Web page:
The media have gone bananas again.
Not that Ben Cousins doesn't bring it upon himself, though.
But let's just re-cap for those who don't know who Cousins is.
Cousins is probably the highest profile footballer in the AFL at the moment. He won the Brownlow Medal in 2005, which is the league's official Best and Fairest award, voted for by the umpires who officiate at each game.
In 2005, he also won the Leigh Matthews Trophy, which is a Most Valuable Player award voted for by the players. I will note here for my non-Australian readers that the Matthews Trophy doesn't have anywhere near the amount of kudos that the Brownlow Medal does as an individual award, but it still shows the level of esteem he is held in by the other players.
In 2006, his club, the West Coast Eagles, won the AFL Premiership for that season. This makes him officially a champion.
But off-field is where, like another great champion, Wayne Carey, he is more likely to be remembered.
During the end-of-season celebrations in 2002, Cousins was involved in a punch-up with fellow Eagle, Daniel Kerr.
In 2005, Cousins and team-mate Michael Gardiner famously refused to aid police after an incident involving a stabbing and a shooting at Perth's Metro City nightclub.
Incidentally, West Coast management told the pair that they were on their last warning after this affair.
And in early 2006, Cousins stopped his car and did a runner after noticing a booze bus up ahead, and working out that he was well over the legal blood-alcohol limit. He was fined for that, and no doubt copped some ridicule from other players over it.
Then in December 2006, he was arrested outside Crown Casino in Melbourne after getting a little rowdy and then passing out outside. Some incriminating photos were published by the media from this affair.
West Coast's management pretty much went on record at this point and basically indicated that the club would do nothing about Cousins' repeated indiscretions for no other reason than that he is a star player.
But the most recent events are surreal, even by Cousins' low standards.
Cousins' was suspended indefinitely after not showing up to training on repeated occasions.
Speculation mounted before finally it was revealed that Cousins had a drug problem.
Now this is where I get upset.
Cousins problems, bad as they are, relate to recreational drugs. The way that the media are going after him, though, you'd think that he was busted for blood-doping or something anabolic.
Now the AFL does not have a good record with regards to recreational drugs. Being sponsored every other year by either Victoria Bitter or Carlton Draught is hypocritical in the extreme. Alcohol is a recreational drug.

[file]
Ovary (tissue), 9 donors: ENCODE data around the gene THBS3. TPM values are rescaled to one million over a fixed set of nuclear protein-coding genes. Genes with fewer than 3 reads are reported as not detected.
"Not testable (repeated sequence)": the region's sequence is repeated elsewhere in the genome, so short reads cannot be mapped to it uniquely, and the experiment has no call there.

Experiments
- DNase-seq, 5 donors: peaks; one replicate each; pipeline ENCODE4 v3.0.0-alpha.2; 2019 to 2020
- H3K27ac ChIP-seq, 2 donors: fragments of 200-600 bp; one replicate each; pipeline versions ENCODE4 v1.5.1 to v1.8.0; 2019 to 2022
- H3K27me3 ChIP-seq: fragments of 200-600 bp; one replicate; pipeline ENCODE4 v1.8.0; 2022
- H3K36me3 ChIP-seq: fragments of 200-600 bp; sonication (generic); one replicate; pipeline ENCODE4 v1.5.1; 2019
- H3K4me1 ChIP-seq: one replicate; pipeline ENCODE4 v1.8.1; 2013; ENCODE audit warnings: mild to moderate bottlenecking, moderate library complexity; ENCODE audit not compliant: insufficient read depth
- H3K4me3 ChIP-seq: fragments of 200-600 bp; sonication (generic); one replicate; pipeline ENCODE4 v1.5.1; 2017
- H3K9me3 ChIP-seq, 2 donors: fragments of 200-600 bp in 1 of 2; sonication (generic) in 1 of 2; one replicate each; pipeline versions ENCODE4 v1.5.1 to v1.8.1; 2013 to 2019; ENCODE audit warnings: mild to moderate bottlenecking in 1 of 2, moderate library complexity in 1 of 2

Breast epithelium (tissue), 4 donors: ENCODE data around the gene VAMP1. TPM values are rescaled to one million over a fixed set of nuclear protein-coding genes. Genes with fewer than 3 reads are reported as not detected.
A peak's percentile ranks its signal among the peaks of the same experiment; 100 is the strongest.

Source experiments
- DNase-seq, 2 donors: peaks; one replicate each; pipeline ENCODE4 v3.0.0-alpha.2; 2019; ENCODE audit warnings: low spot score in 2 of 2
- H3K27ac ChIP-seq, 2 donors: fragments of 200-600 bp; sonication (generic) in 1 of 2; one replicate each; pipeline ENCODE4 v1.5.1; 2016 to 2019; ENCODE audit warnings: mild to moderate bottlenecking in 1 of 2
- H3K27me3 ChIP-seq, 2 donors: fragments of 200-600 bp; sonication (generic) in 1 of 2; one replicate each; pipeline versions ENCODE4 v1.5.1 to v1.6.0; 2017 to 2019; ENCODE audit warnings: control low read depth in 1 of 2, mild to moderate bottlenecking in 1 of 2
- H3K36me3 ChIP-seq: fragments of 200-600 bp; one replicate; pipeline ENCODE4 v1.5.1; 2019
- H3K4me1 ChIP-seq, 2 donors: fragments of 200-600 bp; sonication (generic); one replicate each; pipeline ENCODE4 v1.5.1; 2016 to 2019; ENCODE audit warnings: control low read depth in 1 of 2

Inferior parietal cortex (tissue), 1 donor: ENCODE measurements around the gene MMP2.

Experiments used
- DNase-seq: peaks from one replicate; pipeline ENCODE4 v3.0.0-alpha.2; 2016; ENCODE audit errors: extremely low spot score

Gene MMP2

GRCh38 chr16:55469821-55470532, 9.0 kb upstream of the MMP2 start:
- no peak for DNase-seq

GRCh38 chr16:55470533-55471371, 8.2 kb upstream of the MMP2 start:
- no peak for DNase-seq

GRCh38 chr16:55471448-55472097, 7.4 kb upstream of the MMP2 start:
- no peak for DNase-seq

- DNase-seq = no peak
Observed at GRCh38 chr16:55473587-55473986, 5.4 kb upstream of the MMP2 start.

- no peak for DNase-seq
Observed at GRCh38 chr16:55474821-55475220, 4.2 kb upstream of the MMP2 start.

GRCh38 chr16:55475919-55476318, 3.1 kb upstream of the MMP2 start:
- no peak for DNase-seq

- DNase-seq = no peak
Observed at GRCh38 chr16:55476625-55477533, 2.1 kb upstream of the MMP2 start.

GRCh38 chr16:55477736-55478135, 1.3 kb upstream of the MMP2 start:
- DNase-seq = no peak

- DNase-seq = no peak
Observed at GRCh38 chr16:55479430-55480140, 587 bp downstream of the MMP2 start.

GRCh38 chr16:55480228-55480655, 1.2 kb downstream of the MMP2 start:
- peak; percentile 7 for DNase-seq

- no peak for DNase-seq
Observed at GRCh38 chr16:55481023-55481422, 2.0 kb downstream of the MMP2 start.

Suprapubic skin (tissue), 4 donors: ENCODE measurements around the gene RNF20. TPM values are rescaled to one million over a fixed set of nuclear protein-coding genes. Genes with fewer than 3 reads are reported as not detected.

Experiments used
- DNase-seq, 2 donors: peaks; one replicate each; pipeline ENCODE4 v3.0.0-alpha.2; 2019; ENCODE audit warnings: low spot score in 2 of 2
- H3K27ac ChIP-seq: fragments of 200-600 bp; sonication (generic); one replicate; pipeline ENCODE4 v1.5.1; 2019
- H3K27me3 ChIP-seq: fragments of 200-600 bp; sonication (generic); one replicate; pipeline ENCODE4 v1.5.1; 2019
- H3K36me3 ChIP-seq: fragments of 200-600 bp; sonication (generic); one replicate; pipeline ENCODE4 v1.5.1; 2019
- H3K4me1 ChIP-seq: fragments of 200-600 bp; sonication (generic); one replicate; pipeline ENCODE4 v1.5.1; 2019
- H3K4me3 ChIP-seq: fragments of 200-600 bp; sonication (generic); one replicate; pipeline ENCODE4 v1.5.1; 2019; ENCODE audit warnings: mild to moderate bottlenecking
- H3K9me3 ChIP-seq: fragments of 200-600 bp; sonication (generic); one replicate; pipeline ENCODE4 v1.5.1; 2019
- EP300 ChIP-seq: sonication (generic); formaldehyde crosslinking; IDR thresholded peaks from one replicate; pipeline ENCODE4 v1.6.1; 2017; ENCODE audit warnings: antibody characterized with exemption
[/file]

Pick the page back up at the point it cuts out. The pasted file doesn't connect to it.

But the AFL wouldn't be alone in this regard.
Cousins should not let his recreational drug use interfere with his career as a professional footballer, however, his recreational drug use is his business, and his alone. And let's not forget, that this only came to light because several Eagles, including Cousins, were drug-tested the day before this was made public.
Some in the media are trying to spin it that Cousins' fall from grace is due to breaking up with his long term girlfriend, but this is also none of anyone's business.
So why are sporting bodies so fixated on recreational drug-use? Provided it doesn't interfere with one's career, one should be free to do whatever they like in the privacy of one's own home, or in a club, or at the pub?
Some have suggested that it's to protect sponsors from Big Alcohol who rather like people to keep chugging their product. If they're not because someone's smoking grass or having a few hits from a ice pipe, Big Alcohol is, quite rightly, going to get upset. After all, they sponsor the game and it's not through altruism, either.
AFL footballers are largely well known for their superhuman intake of alcohol, and this makes them all round good guys in the eyes of the media.
But here's the rub.
While Cousins' "substance abuse" problem is well known, when was the last time you heard of a footballer being 'outed' with an alcohol problem?
Since Cousins' problems were made public, several other key pieces of innuendo circulated about other players' problems in the same vein. Pun unintentional.
But we all remember Dale Lewis being sent to Coventry by the media for suggesting that footballers recreational drug use was anything other than alcohol.
The AFL, the media and the West Coast Eagles Football Club are seriously guilty of burying their heads in the sand on this issue for too long. People, and I like to think that footballers are people too, indulge in all manner of recreational drugs. Just why the hypocrisy exists is a complete enigma to me.
Edit 27/03/2007: Greg has put up a ripper post on this, and my learned advice is to check it out.
Footnote: The mighty Swans play the Eagles this weekend in Round 1 of the 2007 AFL Season. Go Swans!